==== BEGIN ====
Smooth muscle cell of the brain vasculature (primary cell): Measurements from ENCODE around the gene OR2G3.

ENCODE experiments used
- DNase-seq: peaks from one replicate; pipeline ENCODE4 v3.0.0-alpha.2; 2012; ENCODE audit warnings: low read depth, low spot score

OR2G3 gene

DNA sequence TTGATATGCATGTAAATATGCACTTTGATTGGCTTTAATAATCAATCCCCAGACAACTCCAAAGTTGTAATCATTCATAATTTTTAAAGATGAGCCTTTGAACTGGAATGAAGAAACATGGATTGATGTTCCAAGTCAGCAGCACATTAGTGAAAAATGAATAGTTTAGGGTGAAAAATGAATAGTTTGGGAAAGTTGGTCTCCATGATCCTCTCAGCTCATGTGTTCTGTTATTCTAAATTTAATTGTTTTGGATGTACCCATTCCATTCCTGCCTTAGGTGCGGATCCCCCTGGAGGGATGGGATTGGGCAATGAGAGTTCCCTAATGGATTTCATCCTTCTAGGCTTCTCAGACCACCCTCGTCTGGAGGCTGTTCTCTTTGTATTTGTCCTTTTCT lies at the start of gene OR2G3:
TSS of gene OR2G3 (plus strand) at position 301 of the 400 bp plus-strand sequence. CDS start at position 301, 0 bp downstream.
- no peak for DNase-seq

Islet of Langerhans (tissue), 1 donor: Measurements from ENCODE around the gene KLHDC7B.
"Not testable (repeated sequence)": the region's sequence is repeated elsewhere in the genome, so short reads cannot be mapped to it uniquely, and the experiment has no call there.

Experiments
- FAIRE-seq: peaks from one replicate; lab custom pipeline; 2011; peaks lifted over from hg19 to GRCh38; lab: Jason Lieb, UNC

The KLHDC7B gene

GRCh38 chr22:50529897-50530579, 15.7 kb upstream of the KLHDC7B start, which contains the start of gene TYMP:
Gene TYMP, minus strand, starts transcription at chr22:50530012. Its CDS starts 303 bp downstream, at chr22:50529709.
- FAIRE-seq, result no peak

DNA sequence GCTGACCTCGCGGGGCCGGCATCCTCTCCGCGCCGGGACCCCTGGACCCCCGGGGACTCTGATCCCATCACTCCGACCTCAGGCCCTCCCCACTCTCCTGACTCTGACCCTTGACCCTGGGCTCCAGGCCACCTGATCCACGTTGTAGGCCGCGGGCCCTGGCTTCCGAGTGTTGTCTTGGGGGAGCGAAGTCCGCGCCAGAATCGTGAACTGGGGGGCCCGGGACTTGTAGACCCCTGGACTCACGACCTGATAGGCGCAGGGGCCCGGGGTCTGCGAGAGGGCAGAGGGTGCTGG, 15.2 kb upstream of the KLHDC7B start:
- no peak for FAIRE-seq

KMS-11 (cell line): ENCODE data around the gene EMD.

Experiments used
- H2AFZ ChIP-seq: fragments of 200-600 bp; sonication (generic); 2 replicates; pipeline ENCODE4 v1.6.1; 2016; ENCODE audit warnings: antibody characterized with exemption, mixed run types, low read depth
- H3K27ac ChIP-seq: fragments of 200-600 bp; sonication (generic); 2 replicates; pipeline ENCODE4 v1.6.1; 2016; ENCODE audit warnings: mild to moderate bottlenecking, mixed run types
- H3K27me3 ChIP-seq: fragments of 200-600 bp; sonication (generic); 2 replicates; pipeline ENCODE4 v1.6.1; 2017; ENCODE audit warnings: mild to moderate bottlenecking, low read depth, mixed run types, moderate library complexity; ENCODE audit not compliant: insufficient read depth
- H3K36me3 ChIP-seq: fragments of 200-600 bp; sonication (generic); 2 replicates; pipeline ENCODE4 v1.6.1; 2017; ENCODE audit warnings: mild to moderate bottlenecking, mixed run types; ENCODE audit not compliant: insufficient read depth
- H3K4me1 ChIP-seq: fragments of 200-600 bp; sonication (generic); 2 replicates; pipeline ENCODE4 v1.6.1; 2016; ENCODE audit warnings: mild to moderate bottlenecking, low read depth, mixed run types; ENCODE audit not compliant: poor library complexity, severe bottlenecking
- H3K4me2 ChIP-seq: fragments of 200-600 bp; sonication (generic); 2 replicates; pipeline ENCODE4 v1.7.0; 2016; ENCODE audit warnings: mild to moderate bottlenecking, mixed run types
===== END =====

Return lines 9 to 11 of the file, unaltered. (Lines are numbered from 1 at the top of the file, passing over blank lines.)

"Not testable (repeated sequence)": the region's sequence is repeated elsewhere in the genome, so short reads cannot be mapped to it uniquely, and the experiment has no call there.

Experiments
- FAIRE-seq: peaks from one replicate; lab custom pipeline; 2011; peaks lifted over from hg19 to GRCh38; lab: Jason Lieb, UNC